Roberta MacAdams and the “New Woman”

In 1912, the Alberta provincial government hired Roberta MacAdams, a recent Home Economics graduate of the Macdonald Institute at the Ontario Agricultural College (OAC), to offer short “institute” courses for rural women across Alberta. Later that year, partly in response to petitions by women such as Martha Graham, who had started the first WI club in Alberta in 1909, the Department of Agriculture asked Miss MacAdams to conduct a survey to determine the viability of a provincial women’s institutes organization in Alberta.

The conclusions of the MacAdams’ report led the Dept. of Agriculture to hire Georgina Stiven, another graduate of domestic science from OAC, to serve as the first Superintendent of Women’s Institutes in Alberta. Both Stiven and MacAdams then toured the province assisting rural women to form AWI branches (Wood 7).

Roberta MacAdams was a remarkable person. She represented what was then called the “new woman”: someone who participated in society outside the home in non-traditional ways, through education, employment, and civic engagement. Synonymous with the period of Modernism, which extends for about two decades before and after the year 1900, the notion of the “new woman” was fuelled by new opportunities for higher education, meaningful work during the war, and anticipation of the right to vote.

After working on the Women’s Institutes program from 1912-13, MacAdams moved to the Edmonton Public School Board in 1914 to establish another milestone for women: the first department of Domestic Economy in Alberta public schools. When she left the school system two years later, the domestic science program was fully functioning with four full-time teachers. In 1916, MacAdams joined thousands of other Canadians who were fighting overseas in the First World War. As a lieutenant, Roberta MacAdams assumed the post of dietician in the Canadian military hospital at Orpington, in England, the only position of its kind at the time (Furniss n.p.).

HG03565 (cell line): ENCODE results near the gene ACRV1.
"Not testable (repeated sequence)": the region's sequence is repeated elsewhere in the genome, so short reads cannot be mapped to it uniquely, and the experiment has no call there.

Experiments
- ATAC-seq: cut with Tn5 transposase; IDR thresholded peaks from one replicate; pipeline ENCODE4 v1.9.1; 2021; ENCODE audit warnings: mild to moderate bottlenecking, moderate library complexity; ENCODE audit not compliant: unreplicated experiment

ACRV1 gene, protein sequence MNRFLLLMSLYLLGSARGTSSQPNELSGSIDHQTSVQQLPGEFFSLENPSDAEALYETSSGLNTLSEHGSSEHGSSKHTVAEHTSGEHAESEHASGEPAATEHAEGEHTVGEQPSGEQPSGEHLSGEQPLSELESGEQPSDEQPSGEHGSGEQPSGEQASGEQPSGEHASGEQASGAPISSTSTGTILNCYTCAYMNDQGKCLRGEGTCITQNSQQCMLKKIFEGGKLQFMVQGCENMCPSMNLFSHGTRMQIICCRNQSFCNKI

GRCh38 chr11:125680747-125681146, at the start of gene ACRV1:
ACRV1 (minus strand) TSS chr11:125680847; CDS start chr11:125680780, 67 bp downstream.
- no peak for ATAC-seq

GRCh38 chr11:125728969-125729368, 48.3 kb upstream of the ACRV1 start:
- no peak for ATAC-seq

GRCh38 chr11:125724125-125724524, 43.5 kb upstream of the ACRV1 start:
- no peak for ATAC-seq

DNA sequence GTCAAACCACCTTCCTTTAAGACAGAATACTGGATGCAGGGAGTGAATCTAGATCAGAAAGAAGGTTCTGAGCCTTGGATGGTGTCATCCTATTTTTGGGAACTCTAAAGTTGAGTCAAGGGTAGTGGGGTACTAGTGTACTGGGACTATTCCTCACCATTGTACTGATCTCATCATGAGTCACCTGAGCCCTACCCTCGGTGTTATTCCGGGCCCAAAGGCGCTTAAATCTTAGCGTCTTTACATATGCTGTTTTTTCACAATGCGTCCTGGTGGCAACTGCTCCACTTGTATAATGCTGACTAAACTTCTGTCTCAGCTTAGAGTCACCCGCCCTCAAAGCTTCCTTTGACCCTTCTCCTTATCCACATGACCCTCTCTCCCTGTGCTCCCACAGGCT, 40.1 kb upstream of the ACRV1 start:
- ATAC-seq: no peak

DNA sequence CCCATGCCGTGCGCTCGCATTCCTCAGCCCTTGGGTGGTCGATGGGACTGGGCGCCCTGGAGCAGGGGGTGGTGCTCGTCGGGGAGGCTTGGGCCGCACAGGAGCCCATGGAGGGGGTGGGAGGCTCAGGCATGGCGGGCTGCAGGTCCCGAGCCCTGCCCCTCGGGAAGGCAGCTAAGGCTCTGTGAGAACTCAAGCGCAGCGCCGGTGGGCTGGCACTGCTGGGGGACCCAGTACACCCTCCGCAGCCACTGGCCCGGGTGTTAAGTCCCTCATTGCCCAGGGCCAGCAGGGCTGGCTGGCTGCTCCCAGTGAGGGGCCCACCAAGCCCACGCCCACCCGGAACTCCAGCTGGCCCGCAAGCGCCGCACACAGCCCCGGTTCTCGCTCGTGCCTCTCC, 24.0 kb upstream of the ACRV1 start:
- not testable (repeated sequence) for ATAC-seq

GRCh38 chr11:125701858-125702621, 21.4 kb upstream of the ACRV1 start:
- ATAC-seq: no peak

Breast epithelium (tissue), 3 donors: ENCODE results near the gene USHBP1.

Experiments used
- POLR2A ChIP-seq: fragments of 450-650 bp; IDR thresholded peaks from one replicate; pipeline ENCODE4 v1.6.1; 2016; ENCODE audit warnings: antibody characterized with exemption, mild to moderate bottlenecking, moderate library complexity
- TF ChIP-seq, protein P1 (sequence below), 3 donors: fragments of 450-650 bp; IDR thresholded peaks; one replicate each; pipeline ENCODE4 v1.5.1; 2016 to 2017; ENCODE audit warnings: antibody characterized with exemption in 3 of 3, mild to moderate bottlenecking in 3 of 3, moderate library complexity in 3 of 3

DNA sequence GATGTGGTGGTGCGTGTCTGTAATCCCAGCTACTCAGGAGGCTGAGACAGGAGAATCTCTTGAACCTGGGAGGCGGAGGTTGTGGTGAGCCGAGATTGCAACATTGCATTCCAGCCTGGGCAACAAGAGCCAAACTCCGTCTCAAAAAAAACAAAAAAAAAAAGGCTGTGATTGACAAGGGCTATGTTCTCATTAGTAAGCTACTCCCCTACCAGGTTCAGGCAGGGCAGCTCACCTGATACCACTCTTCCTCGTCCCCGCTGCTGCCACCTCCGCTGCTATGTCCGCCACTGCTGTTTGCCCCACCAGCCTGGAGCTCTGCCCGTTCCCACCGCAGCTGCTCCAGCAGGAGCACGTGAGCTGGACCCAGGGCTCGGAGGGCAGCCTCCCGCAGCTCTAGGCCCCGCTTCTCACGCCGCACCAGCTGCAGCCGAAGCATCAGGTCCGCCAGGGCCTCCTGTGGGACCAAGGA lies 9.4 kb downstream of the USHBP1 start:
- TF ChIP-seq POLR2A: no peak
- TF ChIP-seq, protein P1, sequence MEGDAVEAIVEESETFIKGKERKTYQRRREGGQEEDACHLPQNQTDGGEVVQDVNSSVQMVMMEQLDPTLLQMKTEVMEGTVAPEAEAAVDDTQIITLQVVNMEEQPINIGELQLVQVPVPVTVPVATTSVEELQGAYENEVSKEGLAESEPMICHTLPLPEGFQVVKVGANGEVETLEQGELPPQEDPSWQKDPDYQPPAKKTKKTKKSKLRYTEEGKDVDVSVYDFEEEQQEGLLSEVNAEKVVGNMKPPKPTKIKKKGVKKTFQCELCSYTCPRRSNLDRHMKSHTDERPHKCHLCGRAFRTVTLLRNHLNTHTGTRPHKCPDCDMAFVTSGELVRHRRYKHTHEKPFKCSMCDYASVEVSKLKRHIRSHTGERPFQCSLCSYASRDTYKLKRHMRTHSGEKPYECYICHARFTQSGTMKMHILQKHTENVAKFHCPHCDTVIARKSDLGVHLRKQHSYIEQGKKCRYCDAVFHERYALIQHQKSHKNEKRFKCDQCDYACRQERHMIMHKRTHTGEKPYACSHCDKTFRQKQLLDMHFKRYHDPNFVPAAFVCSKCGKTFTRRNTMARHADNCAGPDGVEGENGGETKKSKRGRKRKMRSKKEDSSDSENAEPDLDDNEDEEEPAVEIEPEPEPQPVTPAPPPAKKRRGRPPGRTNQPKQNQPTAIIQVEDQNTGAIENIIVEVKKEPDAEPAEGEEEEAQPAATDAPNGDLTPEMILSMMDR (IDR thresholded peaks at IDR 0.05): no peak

Throughout her working career, others recognized Roberta MacAdams for her ability, despite her gender. In the 1917 provincial election, suffragist and agent for the Alberta government in England, Beatrice Nasmyth, encouraged her to run for a legislative seat as a soldier’s representative. The campaign poster read, in part: “Give one vote to the man of your choice…. the other to the Sister.” Of the 21 people nominated for the seat, two were returned; one of them was Roberta MacAdams.

It was an extraordinary achievement for someone so young, and a woman at that! She was sworn in just days after Louise McKinney; together they made history as the first two women elected to sit in a legislature in the British Empire. MacAdams then became the first woman in the Empire to introduce legislation when, in 1918, she brought forward a bill to incorporate the war veterans’ next-of-kin association.

After her election, she toured the battlefields as the soldiers’ Member of the Provincial Parliament (MPP) and organized the women’s staff for the Khaki University, an institution that provided continuing education to Canadian Forces Overseas. Returning to Alberta in 1919, MacAdams served as district director of the soldier land settlement board (Furniss n.p.).


Furniss, Beatrice. “The Fundless Campaign: The Election of Roberta MacAdams: Armed Services Representative, 1917, to the Alberta Legislature: Notes and Facts.” Pamphlet. PAA 74.1.423

Matthews, Jean V. The Rise of the New Woman: The Women's Movement in America, 1875-1930. Chicago: Ivan R. Dee Publisher, 2003.

Wood, Cornelia. The Story of the Alberta Women’s Institute, 1909-1955. n.p., 1955.